Thursday, 30 October 2008

The Streets


There is an element of the streets that I quite like, watching the passings-by and the hither and thither, so I do like sitting alone at a pavement cafe. There is a sub-text to the street if you watch it for long enough and patterns begin to emerge - a whole dynamic of relationships and territories which aren't evident at first glance.

Generally, being a creature of habit, I visit Waitrose on a Sunday for the shopping. If I go for a swim (one length for each year I've managed to drag my carcass through this living toil) I tend to arrive around midday or a little later. Other Sundays, when I don't swim, I might arrive a little earlier. Regardless, when I leave the store and head around the corner to catch the bus home, there is always a geezer standing in the little sheltered area overlooking the cordials (which is also the staff entrance) no matter what the weather. I'm fairly sure that I played pool with him once, but I'm not sure where. My feeling was that it was in Tottenham, but (apart from that possible pool game) I've never seen him anywhere other than in this doorway near the bus stop. He doesn't drink, but will smoke the occasional cigarette, and stands in the doorway watching the traffic - human and vehicular - pass by for hours on end. He wears jewellery and dresses relatively smartly, and a lot of people seem to know him, stopping to pass the time of day with him. The other day, in the pissing rain, I caught him at the end of his shift, poking his head, in a hood, out of the doorway before walking off to who knew where.

I just can't work out why he chooses to stand at this place once a week. In fact, I don't know if he stands there at other times when I'm not around.

At the risk of getting all Ralph McTell on you, there is another old dear who chooses to frequent the roadside. Though I don't think she would be classed as homeless in the conventional sense, she is in her sixties I would guess, maybe older. She frequents one of those green telecom boxes outside the bookies down the road from where I live, leaning over it and rolling cigs from a tin. Her hair is matted on her head, and whether she is wearing a traditional granny dress or a jumper, there are always smears of what appear to be a mixture of food, snuff and catarrh down the front. Thick grime is in evidence at every visible point of her body. Thankfully, such points are few. As far as I can tell, she doesn't drink either, and obviously has some form of accommodation to return to at the end of the day. As with the bus stop man, plenty of people seem to know her and talk to her, though she looks at me like some sort of feral beast and I wouldn't dream of broaching a conversation with her.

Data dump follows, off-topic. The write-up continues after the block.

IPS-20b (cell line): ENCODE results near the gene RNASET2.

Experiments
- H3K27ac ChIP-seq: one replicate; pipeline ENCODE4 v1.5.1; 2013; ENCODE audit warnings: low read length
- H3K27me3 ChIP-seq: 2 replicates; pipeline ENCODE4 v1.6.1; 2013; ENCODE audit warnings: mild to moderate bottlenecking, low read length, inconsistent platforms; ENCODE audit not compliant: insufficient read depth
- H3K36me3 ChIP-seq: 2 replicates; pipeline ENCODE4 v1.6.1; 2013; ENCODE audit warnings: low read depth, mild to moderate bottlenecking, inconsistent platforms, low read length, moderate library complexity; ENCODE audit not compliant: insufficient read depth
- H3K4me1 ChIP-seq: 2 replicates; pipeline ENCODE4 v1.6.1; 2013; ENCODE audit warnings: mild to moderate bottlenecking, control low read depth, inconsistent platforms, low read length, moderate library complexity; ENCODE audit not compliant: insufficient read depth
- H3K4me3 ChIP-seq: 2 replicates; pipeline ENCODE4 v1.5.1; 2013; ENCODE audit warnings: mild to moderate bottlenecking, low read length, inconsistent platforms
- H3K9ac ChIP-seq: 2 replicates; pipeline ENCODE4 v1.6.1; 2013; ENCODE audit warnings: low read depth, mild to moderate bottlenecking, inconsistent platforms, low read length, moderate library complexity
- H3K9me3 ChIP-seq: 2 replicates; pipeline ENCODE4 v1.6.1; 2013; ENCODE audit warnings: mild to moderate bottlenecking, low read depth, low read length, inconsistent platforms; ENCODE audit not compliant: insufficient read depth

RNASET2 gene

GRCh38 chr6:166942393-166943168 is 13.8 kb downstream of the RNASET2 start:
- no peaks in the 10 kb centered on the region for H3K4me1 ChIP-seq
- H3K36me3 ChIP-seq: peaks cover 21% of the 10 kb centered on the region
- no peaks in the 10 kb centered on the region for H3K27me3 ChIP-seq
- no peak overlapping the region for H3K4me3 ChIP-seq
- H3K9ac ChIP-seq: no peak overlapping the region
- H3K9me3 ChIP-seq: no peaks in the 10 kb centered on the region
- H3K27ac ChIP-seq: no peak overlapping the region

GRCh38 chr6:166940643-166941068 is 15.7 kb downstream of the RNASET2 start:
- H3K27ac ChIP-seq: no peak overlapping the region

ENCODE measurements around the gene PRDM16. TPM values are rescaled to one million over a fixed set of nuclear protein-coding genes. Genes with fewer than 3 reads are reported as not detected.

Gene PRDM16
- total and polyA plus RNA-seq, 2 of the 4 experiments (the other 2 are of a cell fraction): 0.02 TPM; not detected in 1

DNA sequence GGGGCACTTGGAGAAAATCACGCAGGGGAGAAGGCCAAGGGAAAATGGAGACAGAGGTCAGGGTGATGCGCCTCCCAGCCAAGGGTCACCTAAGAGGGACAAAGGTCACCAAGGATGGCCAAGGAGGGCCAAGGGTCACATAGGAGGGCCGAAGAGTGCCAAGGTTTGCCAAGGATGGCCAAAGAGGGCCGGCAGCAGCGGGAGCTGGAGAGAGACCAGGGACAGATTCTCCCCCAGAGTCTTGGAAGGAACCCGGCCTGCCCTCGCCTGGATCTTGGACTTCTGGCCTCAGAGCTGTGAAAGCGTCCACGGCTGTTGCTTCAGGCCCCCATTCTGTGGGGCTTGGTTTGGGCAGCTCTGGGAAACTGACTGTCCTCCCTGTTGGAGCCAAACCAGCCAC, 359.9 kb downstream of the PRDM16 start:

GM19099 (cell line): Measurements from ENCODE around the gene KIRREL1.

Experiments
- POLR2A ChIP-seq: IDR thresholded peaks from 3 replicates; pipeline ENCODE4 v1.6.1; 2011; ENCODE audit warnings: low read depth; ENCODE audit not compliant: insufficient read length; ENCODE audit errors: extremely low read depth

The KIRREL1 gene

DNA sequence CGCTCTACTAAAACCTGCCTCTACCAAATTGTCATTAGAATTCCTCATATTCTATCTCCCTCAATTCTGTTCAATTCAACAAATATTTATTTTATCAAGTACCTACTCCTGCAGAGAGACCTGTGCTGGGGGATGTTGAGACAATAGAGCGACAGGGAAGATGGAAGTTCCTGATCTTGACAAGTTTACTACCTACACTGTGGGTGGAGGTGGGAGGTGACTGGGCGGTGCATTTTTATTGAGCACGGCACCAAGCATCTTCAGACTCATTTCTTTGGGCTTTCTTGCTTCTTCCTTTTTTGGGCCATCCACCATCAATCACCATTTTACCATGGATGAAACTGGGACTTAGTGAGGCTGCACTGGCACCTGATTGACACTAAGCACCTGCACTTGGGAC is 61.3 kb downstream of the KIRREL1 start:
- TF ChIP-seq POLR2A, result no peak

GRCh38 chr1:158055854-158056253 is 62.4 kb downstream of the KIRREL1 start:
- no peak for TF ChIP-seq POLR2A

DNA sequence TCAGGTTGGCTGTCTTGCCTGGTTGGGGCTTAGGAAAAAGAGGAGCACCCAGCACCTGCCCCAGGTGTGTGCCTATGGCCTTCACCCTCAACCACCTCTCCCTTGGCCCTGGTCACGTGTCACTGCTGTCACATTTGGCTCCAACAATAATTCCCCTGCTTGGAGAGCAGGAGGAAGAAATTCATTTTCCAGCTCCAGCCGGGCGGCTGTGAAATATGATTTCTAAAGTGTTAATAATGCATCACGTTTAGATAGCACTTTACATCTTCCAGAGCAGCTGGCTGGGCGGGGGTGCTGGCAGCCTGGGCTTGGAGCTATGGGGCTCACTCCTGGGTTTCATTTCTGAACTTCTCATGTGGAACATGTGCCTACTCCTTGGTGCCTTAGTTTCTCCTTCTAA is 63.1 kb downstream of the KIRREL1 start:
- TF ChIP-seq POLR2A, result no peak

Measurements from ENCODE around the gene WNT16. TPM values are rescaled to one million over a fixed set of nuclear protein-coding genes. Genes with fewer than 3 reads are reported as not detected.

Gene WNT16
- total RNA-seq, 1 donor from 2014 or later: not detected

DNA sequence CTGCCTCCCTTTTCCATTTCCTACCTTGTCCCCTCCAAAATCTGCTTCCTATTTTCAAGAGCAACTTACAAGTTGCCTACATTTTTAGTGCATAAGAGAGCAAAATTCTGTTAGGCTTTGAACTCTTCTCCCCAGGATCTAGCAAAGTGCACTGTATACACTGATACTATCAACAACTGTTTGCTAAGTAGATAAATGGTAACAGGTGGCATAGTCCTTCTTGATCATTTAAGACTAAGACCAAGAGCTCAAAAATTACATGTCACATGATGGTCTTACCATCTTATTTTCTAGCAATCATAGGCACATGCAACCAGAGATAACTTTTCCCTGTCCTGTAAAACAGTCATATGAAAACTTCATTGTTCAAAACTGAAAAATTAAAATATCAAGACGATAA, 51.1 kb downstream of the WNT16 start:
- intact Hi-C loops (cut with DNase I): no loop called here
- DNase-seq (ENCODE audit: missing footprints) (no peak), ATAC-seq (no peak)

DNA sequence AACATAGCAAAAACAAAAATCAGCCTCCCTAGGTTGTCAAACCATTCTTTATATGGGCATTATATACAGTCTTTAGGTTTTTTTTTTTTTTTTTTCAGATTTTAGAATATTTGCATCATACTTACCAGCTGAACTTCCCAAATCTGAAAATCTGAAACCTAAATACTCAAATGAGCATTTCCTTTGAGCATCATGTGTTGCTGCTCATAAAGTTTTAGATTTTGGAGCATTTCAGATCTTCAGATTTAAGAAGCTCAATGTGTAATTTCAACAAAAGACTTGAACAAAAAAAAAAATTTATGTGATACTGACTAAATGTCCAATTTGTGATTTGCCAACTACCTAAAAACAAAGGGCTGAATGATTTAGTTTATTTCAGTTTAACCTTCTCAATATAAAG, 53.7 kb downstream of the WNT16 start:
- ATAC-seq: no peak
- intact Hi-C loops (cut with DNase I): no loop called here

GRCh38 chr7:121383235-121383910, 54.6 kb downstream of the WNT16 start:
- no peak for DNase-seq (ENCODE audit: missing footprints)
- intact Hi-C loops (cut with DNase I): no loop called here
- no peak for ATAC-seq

Then there's the Jamaican guy. He has a territory beneath a tree where he stands and drinks cans of Holsten Pils before popping back into the betting shop. Any time of day - within reason - you'll find him skulking beneath this tree or making his way into Ladbrokes. I saw him with a woman once, and I think I know why he prefers to stand under a tree all day.

1 comment:

marie said...

stand long enough, and you'll see me me, streching my old body- countless years of countless lenghths of swimmimming-pool- to you, for a toothless kiss or a butt end.